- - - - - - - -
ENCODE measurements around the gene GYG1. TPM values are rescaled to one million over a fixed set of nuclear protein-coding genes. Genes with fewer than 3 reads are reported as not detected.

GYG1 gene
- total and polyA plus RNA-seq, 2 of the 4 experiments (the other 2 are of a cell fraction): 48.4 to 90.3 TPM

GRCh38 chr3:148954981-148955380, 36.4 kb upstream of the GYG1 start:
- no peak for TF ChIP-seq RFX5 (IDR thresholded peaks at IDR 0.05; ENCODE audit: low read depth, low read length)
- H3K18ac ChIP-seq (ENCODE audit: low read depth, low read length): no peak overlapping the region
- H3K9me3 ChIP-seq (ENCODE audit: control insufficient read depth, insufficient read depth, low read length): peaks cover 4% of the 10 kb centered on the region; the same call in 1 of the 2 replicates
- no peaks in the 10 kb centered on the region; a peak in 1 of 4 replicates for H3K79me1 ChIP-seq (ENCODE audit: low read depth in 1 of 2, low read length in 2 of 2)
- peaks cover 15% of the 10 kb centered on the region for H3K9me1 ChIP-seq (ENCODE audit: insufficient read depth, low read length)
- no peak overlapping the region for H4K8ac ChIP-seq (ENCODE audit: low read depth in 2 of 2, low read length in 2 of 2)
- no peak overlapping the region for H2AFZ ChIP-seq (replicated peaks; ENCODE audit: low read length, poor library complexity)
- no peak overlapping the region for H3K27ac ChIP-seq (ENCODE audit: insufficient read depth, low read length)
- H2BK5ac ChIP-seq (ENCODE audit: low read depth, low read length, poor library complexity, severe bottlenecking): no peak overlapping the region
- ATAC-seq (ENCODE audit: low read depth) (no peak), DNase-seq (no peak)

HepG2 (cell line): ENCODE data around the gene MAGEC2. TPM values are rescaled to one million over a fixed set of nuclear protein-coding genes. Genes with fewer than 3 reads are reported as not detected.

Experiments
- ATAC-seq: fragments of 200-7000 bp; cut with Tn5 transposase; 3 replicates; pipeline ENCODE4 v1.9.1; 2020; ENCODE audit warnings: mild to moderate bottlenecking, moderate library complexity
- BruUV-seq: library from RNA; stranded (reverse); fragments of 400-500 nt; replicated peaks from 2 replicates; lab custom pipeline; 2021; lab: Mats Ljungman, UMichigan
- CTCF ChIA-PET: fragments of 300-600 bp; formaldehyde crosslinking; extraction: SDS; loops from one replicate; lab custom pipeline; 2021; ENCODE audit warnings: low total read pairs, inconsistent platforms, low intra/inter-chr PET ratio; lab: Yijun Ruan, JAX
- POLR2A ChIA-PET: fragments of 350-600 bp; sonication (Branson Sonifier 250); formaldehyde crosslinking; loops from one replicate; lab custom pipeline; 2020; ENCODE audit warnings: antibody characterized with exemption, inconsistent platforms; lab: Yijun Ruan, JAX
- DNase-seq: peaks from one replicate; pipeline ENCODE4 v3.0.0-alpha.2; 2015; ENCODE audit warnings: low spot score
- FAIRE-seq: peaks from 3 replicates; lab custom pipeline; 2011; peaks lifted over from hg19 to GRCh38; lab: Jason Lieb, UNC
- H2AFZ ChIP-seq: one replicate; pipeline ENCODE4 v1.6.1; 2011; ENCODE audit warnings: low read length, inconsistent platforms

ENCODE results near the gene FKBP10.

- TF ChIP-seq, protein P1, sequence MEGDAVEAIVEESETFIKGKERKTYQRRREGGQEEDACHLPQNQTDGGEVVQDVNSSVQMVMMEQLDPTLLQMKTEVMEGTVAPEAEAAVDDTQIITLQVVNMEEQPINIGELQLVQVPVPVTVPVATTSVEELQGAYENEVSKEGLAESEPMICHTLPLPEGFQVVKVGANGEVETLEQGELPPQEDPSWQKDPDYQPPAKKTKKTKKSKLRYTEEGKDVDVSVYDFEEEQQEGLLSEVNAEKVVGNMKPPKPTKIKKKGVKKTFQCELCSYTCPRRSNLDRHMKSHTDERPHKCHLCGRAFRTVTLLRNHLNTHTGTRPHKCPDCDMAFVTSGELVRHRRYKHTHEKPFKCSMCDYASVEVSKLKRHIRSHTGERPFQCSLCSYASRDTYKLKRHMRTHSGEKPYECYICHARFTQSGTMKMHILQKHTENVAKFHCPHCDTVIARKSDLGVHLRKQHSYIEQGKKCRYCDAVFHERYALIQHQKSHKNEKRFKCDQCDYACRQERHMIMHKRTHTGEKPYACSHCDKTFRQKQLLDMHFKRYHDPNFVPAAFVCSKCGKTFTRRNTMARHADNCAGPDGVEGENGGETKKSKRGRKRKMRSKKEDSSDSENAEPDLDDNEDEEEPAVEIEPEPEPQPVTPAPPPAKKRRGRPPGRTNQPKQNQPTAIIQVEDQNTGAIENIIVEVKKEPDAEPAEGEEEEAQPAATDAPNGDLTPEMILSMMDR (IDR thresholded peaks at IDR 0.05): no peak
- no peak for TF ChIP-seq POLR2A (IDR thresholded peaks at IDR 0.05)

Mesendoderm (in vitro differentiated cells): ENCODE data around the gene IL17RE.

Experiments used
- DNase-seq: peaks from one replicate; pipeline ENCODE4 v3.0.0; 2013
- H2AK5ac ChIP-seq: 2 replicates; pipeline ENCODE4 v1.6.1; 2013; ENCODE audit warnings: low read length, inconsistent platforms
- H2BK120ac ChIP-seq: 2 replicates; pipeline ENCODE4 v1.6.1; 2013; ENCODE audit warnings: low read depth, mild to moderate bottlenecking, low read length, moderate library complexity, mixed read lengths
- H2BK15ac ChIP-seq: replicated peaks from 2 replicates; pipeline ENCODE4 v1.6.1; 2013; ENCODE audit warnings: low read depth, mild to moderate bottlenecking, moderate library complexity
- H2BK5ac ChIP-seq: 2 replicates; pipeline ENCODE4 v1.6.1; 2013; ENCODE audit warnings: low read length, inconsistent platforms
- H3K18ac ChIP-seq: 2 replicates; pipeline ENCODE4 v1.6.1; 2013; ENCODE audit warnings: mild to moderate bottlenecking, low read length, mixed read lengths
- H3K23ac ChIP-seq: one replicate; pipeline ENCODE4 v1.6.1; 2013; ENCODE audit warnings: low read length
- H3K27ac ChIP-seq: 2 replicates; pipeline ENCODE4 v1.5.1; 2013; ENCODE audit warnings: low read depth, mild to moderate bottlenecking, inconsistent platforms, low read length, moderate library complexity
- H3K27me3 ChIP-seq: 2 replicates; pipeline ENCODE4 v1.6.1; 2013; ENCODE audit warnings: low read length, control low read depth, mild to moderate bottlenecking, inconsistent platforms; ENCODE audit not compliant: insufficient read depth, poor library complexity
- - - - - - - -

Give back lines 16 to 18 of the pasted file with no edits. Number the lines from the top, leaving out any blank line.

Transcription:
Experiments
- ATAC-seq: fragments of 200-7000 bp; cut with Tn5 transposase; 3 replicates; pipeline ENCODE4 v1.9.1; 2020; ENCODE audit warnings: mild to moderate bottlenecking, moderate library complexity
- BruUV-seq: library from RNA; stranded (reverse); fragments of 400-500 nt; replicated peaks from 2 replicates; lab custom pipeline; 2021; lab: Mats Ljungman, UMichigan